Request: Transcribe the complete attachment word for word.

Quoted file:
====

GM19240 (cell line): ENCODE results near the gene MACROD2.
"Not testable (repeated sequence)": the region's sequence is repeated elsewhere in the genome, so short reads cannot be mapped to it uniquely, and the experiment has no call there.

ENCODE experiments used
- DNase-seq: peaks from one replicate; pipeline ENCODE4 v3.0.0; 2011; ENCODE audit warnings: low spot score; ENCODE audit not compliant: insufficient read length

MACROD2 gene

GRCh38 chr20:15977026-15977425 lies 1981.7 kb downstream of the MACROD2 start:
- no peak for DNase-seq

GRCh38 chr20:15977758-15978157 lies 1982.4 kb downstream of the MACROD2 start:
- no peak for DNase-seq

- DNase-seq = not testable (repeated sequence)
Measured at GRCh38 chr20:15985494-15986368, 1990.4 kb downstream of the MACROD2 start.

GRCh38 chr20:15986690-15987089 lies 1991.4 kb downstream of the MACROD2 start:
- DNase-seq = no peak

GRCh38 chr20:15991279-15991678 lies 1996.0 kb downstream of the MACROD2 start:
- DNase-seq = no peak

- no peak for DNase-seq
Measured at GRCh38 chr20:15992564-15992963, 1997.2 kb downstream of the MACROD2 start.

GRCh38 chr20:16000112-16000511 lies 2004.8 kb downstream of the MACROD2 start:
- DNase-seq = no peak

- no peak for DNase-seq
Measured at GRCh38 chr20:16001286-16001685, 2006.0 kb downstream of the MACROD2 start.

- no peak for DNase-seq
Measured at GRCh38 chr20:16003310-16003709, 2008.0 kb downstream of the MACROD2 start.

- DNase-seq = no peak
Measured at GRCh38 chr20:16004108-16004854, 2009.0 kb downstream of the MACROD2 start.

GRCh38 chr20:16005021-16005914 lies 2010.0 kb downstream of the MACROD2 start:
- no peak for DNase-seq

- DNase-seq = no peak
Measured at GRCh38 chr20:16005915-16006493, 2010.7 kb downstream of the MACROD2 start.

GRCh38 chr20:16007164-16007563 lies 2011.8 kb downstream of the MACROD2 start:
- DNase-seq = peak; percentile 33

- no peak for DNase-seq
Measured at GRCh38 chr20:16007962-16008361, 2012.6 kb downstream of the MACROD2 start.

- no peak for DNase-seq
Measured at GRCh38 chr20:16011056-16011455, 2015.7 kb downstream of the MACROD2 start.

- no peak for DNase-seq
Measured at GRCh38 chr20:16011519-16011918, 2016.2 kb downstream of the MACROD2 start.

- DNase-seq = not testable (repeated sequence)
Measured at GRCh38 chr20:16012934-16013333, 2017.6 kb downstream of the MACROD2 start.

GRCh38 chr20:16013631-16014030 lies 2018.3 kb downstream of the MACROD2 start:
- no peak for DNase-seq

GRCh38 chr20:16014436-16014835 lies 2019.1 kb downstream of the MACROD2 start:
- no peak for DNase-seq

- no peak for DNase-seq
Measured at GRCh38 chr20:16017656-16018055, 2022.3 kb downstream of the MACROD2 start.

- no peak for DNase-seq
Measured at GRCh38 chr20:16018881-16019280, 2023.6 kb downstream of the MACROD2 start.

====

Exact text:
GM19240 (cell line): ENCODE results near the gene MACROD2.
"Not testable (repeated sequence)": the region's sequence is repeated elsewhere in the genome, so short reads cannot be mapped to it uniquely, and the experiment has no call there.

ENCODE experiments used
- DNase-seq: peaks from one replicate; pipeline ENCODE4 v3.0.0; 2011; ENCODE audit warnings: low spot score; ENCODE audit not compliant: insufficient read length

MACROD2 gene

GRCh38 chr20:15977026-15977425 lies 1981.7 kb downstream of the MACROD2 start:
- no peak for DNase-seq

GRCh38 chr20:15977758-15978157 lies 1982.4 kb downstream of the MACROD2 start:
- no peak for DNase-seq

- DNase-seq = not testable (repeated sequence)
Measured at GRCh38 chr20:15985494-15986368, 1990.4 kb downstream of the MACROD2 start.

GRCh38 chr20:15986690-15987089 lies 1991.4 kb downstream of the MACROD2 start:
- DNase-seq = no peak

GRCh38 chr20:15991279-15991678 lies 1996.0 kb downstream of the MACROD2 start:
- DNase-seq = no peak

- no peak for DNase-seq
Measured at GRCh38 chr20:15992564-15992963, 1997.2 kb downstream of the MACROD2 start.

GRCh38 chr20:16000112-16000511 lies 2004.8 kb downstream of the MACROD2 start:
- DNase-seq = no peak

- no peak for DNase-seq
Measured at GRCh38 chr20:16001286-16001685, 2006.0 kb downstream of the MACROD2 start.

- no peak for DNase-seq
Measured at GRCh38 chr20:16003310-16003709, 2008.0 kb downstream of the MACROD2 start.

- DNase-seq = no peak
Measured at GRCh38 chr20:16004108-16004854, 2009.0 kb downstream of the MACROD2 start.

GRCh38 chr20:16005021-16005914 lies 2010.0 kb downstream of the MACROD2 start:
- no peak for DNase-seq

- DNase-seq = no peak
Measured at GRCh38 chr20:16005915-16006493, 2010.7 kb downstream of the MACROD2 start.

GRCh38 chr20:16007164-16007563 lies 2011.8 kb downstream of the MACROD2 start:
- DNase-seq = peak; percentile 33

- no peak for DNase-seq
Measured at GRCh38 chr20:16007962-16008361, 2012.6 kb downstream of the MACROD2 start.

- no peak for DNase-seq
Measured at GRCh38 chr20:16011056-16011455, 2015.7 kb downstream of the MACROD2 start.

- no peak for DNase-seq
Measured at GRCh38 chr20:16011519-16011918, 2016.2 kb downstream of the MACROD2 start.

- DNase-seq = not testable (repeated sequence)
Measured at GRCh38 chr20:16012934-16013333, 2017.6 kb downstream of the MACROD2 start.

GRCh38 chr20:16013631-16014030 lies 2018.3 kb downstream of the MACROD2 start:
- no peak for DNase-seq

GRCh38 chr20:16014436-16014835 lies 2019.1 kb downstream of the MACROD2 start:
- no peak for DNase-seq

- no peak for DNase-seq
Measured at GRCh38 chr20:16017656-16018055, 2022.3 kb downstream of the MACROD2 start.

- no peak for DNase-seq
Measured at GRCh38 chr20:16018881-16019280, 2023.6 kb downstream of the MACROD2 start.